When the Dawes Act, a Native American Policy, was enforced in 1887, it focused on breaking up reservations by granting land allotments to individual Native Americans. At that time, people believed that if a person adopted the white man’s clothing, ways and was responsible for his own farm, he would eventually drop his, as stated by the Oxford University Press, “Indian-ness” and become assimilated in American society. The basic idea of this act was the taking away of Native American Culture because they were considered savage and primitive to the incoming settlers. Many historians now agree the Native’s treatment throughout the Dawes Act was completely unfair, unlawful, and unethical. American Society classified them as savages solely on their differences in morals, religion, appearance and overall culture.
Taking away the Indians land for good and making them move to reservations was wrong in so many ways. Letting them live with us only if they adopted our ways and religion was just one of the many wrong things that we did to the Native Americans. Today we criticize other countries that do the same thing that we did many years ago to the Native Americans. Most people have learned from the mistakes of the past but a majority of them have not. Racism against Native Americans has cost them their lives and culture which is an embarrassment in our history.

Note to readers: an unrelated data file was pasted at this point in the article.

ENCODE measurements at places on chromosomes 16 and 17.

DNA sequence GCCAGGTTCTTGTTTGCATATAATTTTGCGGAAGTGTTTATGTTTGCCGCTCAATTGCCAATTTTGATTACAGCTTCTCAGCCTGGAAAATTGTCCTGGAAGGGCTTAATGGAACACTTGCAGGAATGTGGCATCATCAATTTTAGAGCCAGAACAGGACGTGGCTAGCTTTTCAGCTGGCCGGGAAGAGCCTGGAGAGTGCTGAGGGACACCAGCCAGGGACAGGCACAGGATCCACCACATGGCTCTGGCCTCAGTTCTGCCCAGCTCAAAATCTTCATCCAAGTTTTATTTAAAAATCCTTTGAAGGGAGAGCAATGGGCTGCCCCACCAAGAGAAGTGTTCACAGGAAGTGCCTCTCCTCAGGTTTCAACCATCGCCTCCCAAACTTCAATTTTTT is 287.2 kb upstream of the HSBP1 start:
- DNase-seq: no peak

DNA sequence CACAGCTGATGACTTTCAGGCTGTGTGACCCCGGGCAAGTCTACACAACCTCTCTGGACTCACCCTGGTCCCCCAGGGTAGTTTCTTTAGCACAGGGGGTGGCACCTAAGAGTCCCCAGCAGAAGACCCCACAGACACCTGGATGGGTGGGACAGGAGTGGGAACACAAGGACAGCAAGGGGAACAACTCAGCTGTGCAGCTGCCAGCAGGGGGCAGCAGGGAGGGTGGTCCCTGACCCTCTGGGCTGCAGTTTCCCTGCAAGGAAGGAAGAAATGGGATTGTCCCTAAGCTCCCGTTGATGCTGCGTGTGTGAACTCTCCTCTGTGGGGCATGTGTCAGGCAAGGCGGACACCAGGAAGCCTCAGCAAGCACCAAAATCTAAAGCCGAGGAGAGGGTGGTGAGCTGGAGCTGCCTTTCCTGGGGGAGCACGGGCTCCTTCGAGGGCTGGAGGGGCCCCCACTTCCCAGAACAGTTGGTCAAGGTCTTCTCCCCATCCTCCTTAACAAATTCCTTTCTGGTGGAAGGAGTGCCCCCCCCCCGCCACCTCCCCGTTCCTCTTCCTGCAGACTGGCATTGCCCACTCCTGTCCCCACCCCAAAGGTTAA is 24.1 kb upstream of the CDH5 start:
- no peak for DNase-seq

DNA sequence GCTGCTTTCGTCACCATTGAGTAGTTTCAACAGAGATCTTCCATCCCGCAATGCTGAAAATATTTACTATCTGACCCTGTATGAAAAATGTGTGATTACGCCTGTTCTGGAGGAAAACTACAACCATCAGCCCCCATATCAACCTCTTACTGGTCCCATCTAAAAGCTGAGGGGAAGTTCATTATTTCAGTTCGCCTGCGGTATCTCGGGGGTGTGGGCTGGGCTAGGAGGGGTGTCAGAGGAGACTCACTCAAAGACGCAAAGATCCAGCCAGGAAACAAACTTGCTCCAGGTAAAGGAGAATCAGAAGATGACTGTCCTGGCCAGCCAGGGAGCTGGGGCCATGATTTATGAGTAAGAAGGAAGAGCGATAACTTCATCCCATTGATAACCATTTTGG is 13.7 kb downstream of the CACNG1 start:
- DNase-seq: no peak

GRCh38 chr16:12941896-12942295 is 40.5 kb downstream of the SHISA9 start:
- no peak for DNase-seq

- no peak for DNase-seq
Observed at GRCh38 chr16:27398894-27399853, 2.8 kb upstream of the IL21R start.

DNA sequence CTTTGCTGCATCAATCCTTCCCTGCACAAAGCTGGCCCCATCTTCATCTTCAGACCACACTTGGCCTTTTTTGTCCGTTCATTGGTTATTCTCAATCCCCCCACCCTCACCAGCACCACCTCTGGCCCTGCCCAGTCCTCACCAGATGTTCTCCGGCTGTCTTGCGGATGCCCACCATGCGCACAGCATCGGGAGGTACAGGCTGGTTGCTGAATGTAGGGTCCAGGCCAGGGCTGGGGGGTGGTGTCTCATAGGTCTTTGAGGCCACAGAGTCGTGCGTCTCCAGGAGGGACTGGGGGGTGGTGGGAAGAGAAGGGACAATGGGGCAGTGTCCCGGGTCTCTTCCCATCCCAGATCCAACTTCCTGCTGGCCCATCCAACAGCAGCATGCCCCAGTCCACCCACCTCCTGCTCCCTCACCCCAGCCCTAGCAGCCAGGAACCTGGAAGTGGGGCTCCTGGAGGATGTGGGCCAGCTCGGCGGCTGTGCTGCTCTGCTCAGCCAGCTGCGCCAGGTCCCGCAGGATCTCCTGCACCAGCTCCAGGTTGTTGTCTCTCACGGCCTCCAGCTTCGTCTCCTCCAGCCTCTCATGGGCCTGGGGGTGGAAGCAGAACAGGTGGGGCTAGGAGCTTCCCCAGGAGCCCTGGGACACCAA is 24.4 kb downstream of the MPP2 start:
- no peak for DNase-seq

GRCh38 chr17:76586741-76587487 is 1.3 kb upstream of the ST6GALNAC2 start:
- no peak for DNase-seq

The Cherokee role in the American society was an ongoing battle amongst closed minds and sheer ignorance to rights of original land owners. For years the fight over land was the dividing instrument amongst the new citizens of a new, free country and the traditions of the Cherokee people was being pushed back into the west. Since international law said that England had discovered the American colonies, they therefore owned all of the land. That meant that the natives or "uncivilized" people no longer owned the land. This group of the "uncivilized" consisted of many Indian tribes which were forced out of their homeland, including the Cherokee.
Tharaud, Barry. “Anglo-Saxon Language and Traditions in Beowulf.” In Readings on Beowulf, edited by Stephen P. Thompson. San Diego: Greenhaven Press,1998. Wilkie, Brian. “Beowulf.” Literature of the Western World, edited by Brian Wilkie and James Hurt.